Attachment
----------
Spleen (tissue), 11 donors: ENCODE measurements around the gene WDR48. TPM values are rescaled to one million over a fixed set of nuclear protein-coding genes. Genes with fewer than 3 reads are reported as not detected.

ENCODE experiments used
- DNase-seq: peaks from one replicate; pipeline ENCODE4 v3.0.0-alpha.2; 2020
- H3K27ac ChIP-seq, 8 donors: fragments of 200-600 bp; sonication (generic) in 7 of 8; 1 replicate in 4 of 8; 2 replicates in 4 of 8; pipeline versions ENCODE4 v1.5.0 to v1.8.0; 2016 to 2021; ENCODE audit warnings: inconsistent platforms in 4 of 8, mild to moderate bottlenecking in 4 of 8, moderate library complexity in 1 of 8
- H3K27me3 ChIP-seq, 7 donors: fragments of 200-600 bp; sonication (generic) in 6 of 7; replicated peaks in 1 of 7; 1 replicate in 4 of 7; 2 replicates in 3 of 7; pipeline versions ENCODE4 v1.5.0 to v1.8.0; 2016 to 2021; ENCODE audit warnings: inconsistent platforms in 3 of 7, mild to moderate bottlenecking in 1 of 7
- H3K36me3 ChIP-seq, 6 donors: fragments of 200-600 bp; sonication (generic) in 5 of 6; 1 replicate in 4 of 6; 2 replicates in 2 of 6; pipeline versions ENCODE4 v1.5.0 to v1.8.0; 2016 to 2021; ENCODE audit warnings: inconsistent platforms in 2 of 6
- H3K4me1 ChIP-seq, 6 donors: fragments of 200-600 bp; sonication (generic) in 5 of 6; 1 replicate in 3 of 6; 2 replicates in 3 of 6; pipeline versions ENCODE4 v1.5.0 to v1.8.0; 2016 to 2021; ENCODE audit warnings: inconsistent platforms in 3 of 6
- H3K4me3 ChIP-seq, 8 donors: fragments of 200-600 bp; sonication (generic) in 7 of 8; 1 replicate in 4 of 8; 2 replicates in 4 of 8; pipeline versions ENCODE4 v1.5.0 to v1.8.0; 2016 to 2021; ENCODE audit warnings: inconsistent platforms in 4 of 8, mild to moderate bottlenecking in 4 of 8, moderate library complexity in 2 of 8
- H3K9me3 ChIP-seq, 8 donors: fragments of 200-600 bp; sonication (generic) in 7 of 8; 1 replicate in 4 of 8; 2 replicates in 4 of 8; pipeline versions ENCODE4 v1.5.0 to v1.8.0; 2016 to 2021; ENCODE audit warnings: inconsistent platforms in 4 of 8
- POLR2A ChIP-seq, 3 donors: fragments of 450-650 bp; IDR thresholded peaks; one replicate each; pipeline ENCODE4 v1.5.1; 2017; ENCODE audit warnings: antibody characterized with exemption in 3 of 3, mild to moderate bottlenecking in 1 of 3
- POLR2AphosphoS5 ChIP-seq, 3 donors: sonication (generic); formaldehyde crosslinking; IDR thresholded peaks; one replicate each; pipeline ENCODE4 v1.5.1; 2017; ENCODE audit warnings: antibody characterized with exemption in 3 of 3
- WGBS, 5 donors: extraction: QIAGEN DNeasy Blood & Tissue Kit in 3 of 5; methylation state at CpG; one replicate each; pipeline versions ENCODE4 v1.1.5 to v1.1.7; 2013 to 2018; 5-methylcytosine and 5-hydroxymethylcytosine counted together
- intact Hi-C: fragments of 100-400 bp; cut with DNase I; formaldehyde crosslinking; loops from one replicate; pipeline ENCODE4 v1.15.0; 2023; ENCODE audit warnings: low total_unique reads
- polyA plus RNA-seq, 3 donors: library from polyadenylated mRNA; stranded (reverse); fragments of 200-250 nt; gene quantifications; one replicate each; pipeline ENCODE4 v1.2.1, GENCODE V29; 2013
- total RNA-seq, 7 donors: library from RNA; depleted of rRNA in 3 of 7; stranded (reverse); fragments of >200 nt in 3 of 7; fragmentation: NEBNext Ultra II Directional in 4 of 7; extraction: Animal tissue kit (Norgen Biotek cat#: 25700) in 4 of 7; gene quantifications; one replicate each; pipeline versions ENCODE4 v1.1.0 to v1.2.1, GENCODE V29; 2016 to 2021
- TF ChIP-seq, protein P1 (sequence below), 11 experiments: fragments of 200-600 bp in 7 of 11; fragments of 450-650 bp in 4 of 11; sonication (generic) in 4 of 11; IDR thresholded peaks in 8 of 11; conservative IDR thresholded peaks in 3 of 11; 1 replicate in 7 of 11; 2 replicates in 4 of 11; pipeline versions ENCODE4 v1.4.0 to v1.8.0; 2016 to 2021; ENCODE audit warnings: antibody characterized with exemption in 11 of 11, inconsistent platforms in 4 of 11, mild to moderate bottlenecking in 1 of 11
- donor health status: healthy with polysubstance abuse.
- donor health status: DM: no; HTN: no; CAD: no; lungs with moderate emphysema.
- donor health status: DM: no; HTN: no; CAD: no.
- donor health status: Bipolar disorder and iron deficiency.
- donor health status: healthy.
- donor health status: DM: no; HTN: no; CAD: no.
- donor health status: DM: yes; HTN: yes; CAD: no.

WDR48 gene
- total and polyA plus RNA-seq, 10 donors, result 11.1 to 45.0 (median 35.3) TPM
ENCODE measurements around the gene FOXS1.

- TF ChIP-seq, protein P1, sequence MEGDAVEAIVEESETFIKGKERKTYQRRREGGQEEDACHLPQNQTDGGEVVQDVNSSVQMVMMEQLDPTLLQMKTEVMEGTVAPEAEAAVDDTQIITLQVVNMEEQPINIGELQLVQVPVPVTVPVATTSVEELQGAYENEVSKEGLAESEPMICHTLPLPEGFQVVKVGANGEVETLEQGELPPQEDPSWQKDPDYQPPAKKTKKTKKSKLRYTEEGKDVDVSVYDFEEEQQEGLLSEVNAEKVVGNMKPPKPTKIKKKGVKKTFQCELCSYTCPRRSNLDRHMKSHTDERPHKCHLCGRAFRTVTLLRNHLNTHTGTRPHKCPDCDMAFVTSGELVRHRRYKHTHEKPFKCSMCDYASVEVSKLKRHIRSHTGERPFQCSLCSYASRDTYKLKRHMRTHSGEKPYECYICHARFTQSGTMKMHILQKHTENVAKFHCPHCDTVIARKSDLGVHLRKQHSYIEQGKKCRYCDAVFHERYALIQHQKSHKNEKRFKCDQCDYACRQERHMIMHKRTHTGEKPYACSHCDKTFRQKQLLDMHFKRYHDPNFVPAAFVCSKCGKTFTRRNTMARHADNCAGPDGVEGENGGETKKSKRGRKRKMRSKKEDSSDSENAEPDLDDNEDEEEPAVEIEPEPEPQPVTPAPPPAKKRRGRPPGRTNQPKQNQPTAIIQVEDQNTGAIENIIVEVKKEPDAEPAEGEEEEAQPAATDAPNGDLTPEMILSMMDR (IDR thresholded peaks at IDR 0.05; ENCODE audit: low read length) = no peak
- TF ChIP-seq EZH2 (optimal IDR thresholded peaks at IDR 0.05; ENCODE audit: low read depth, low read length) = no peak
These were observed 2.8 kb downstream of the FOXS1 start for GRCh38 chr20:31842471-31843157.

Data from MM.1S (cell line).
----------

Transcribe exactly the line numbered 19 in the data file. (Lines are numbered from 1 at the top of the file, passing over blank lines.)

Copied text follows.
- donor health status: DM: no; HTN: no; CAD: no.